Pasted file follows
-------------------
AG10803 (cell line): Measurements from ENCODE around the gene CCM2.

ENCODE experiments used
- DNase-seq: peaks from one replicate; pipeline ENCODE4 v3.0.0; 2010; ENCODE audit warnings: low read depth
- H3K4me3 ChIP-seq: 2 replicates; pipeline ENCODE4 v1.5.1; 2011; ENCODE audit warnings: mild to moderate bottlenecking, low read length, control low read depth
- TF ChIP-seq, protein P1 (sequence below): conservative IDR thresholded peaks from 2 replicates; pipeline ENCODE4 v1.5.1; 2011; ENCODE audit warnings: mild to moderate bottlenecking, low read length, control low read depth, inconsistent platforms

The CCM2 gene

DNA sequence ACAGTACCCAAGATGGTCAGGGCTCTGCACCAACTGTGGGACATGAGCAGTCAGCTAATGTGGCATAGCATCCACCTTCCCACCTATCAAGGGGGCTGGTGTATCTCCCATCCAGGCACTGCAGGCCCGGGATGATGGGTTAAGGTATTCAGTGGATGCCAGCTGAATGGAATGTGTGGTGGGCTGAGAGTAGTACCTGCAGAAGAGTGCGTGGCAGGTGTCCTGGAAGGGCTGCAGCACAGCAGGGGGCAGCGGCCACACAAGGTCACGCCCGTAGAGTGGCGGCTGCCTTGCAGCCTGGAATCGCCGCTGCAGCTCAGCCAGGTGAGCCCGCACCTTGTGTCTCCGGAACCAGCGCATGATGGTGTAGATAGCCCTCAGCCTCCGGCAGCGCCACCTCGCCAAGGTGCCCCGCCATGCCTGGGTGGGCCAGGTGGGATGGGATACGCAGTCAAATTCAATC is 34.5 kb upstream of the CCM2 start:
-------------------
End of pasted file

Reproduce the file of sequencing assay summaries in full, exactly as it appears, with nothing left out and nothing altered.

AG10803 (cell line): Measurements from ENCODE around the gene CCM2.

ENCODE experiments used
- DNase-seq: peaks from one replicate; pipeline ENCODE4 v3.0.0; 2010; ENCODE audit warnings: low read depth
- H3K4me3 ChIP-seq: 2 replicates; pipeline ENCODE4 v1.5.1; 2011; ENCODE audit warnings: mild to moderate bottlenecking, low read length, control low read depth
- TF ChIP-seq, protein P1 (sequence below): conservative IDR thresholded peaks from 2 replicates; pipeline ENCODE4 v1.5.1; 2011; ENCODE audit warnings: mild to moderate bottlenecking, low read length, control low read depth, inconsistent platforms

The CCM2 gene

DNA sequence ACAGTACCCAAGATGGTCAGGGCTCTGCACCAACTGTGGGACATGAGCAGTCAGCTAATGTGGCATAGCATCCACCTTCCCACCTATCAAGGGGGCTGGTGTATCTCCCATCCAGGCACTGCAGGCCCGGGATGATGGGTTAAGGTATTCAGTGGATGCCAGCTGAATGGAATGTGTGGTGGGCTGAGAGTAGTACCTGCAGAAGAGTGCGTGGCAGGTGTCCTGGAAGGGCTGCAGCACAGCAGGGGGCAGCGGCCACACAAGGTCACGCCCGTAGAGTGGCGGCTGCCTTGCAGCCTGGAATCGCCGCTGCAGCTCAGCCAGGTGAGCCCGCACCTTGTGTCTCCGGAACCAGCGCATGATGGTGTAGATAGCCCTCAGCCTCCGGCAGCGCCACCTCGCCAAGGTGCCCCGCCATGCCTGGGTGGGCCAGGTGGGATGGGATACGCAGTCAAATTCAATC is 34.5 kb upstream of the CCM2 start: